Woodford Investment Management  

Fresh blow for Woodford over £270m holding

A company in which Neil Woodford has a £270m holding is set to see its valuation slashed in another set-back for the embattled fund manager.

Link Fund Solutions has announced it will reduce the valuation of one of Woodford Patient Capital Trust’s holdings — a move which was expected to impact the trust’s net asset value by approximately 4p per share — though it has not named the holding.

It has since been reported, initially by The Sunday Times, that tech firm Benevolent AI — which features in both Mr Woodford’s Equity Income fund and Patient Capital trust — is to receive an investment from Temasek which halves the company's valuation and is therefore the unnamed holding.

Benevolent AI, of which former government minister Joanna Shields is chief executive, was valued at $2bn (£1.6bn) in April of last year but it is understood Temasek’s new investment ranks the firm at half this figure.

The tech company is the biggest holding within Woodford Patient Capital — accounting for 9.81 per cent of the fund, according to data from Hargreaves Lansdown — after Mr Woodford invested £76.1m in the firm.

Shares in the trust fell from £4.71 before the stock exchange notice to around £4.32 after it was issued but they have since bounced back slightly to around £4.50.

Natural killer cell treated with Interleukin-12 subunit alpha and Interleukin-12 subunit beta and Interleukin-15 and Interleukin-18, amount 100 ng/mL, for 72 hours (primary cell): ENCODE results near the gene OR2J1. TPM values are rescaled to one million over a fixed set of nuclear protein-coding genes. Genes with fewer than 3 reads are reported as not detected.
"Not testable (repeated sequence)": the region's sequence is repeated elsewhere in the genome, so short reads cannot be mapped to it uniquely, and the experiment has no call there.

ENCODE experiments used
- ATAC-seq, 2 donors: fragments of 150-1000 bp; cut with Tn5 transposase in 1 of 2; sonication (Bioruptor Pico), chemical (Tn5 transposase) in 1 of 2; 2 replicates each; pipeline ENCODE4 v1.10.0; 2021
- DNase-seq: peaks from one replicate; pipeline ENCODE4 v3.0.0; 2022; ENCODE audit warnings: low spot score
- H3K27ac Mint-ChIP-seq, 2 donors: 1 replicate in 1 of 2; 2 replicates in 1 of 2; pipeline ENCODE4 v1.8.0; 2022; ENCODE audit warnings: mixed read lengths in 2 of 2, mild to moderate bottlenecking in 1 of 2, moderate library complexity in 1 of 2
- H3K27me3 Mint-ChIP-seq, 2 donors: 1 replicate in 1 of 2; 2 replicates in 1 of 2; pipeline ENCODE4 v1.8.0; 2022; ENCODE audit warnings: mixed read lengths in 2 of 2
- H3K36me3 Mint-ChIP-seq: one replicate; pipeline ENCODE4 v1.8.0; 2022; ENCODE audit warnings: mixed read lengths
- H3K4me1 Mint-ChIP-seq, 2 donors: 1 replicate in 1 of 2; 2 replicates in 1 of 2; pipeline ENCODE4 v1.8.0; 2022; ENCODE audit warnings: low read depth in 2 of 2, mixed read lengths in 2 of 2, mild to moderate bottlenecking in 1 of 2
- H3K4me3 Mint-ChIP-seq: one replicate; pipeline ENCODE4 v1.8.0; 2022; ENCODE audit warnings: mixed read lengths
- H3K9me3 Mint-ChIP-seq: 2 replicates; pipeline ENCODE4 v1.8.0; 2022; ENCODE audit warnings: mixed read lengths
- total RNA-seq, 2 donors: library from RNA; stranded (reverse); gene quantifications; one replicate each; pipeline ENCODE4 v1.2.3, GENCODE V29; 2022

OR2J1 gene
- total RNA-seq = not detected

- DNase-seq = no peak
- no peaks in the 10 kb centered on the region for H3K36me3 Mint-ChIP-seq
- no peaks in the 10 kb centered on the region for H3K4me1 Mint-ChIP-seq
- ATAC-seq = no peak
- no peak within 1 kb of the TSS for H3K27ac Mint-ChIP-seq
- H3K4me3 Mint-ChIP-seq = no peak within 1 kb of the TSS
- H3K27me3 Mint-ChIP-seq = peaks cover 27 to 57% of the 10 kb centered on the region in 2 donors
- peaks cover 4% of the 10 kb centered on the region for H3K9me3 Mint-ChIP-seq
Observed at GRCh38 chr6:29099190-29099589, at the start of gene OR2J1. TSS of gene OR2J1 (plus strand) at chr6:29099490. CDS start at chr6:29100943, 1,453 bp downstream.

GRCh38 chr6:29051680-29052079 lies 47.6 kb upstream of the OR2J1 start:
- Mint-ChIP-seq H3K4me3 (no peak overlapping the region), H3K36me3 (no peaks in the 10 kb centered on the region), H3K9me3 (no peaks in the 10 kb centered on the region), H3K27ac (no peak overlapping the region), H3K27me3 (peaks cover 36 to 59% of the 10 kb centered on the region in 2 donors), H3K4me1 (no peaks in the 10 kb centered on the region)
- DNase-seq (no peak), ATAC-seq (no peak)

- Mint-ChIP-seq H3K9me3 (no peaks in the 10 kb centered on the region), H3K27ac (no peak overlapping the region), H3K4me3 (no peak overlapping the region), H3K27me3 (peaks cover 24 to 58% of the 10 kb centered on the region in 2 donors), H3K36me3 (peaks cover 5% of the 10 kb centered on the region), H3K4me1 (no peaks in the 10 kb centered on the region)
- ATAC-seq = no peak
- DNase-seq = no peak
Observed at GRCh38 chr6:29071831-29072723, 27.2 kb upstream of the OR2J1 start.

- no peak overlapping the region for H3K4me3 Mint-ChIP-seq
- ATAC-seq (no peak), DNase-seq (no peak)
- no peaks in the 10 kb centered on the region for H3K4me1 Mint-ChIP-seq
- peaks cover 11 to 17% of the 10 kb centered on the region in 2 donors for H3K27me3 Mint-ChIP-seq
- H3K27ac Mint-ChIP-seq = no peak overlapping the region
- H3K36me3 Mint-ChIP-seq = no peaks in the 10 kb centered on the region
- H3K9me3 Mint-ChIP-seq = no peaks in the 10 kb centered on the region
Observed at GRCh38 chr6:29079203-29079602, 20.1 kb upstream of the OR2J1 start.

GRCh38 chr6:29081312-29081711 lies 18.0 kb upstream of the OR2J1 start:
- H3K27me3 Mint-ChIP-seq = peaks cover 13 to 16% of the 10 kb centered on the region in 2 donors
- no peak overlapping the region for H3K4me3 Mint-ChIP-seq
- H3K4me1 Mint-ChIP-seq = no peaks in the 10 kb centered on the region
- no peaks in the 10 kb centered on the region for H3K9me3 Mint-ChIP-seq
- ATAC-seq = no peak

Just last month (August 23) investors in the trust faced another reduction in their investment when shares fell by 6 per cent over a revaluation of on of the trust’s unquoted holdings, IH International.

But recent data from the Association of Investment Companies showed advisers still backed the trust and thought the shares were a buy, despite suspicions over the true value of the underlying investments.

It showed the shares were trading at a discount to net asset value of 41 per cent — described as "seemingly chasmic levels" — and could therefore be a good investment. 

Benevolent AI is also the sixth largest holding in Woodford’s suspended Equity Income Fund, accounting for 4.48 per cent of the fund with about £194m invested in the firm.

If the holding in question turns out to be Benevolent AI, it will reduce the value of the funds at a time when he is battling to sell hundreds of millions of pounds worth of shares to raise sufficient cash to open the fund and meet expected redemption requests from investors.

The fund was initially suspended for 28 days on June 3 following a period of sustained outflows of about £9m per working day in May but it has since been announced the fund will remain suspended until at least the beginning of December. Its authorised corporate director recently confirmed the fund had lost 11 per cent since June.

imogen.tew@ft.com

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